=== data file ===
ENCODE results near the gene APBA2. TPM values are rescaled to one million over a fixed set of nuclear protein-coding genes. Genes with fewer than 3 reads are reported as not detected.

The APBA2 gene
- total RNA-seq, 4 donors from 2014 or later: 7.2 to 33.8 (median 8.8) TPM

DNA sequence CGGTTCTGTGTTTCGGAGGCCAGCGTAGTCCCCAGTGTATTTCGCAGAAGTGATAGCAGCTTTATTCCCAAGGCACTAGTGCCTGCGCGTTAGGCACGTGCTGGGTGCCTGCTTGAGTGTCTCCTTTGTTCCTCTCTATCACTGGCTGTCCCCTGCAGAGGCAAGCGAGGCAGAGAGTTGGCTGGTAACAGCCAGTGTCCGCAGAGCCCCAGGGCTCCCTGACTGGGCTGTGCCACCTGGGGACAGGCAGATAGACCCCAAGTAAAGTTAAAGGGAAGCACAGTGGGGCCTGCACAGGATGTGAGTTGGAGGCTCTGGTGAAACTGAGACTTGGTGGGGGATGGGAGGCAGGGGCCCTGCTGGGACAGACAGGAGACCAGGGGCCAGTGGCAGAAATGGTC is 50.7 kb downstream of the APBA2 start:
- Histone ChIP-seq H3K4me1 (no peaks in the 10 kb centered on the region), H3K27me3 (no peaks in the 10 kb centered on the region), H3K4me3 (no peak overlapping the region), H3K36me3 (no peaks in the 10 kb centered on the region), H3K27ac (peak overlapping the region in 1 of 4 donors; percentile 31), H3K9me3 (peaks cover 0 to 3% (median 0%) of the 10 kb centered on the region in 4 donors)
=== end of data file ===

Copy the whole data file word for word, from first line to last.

ENCODE results near the gene APBA2. TPM values are rescaled to one million over a fixed set of nuclear protein-coding genes. Genes with fewer than 3 reads are reported as not detected.

The APBA2 gene
- total RNA-seq, 4 donors from 2014 or later: 7.2 to 33.8 (median 8.8) TPM

DNA sequence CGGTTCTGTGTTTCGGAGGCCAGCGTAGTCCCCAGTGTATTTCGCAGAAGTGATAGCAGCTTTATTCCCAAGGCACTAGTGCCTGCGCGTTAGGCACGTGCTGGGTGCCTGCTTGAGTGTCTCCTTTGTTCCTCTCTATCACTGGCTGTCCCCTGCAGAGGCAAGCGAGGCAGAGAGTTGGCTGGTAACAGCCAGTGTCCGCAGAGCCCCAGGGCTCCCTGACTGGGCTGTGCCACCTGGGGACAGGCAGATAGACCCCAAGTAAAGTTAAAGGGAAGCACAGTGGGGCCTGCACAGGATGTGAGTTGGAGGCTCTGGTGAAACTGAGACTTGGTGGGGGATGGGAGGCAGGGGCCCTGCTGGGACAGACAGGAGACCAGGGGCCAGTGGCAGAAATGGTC is 50.7 kb downstream of the APBA2 start:
- Histone ChIP-seq H3K4me1 (no peaks in the 10 kb centered on the region), H3K27me3 (no peaks in the 10 kb centered on the region), H3K4me3 (no peak overlapping the region), H3K36me3 (no peaks in the 10 kb centered on the region), H3K27ac (peak overlapping the region in 1 of 4 donors; percentile 31), H3K9me3 (peaks cover 0 to 3% (median 0%) of the 10 kb centered on the region in 4 donors)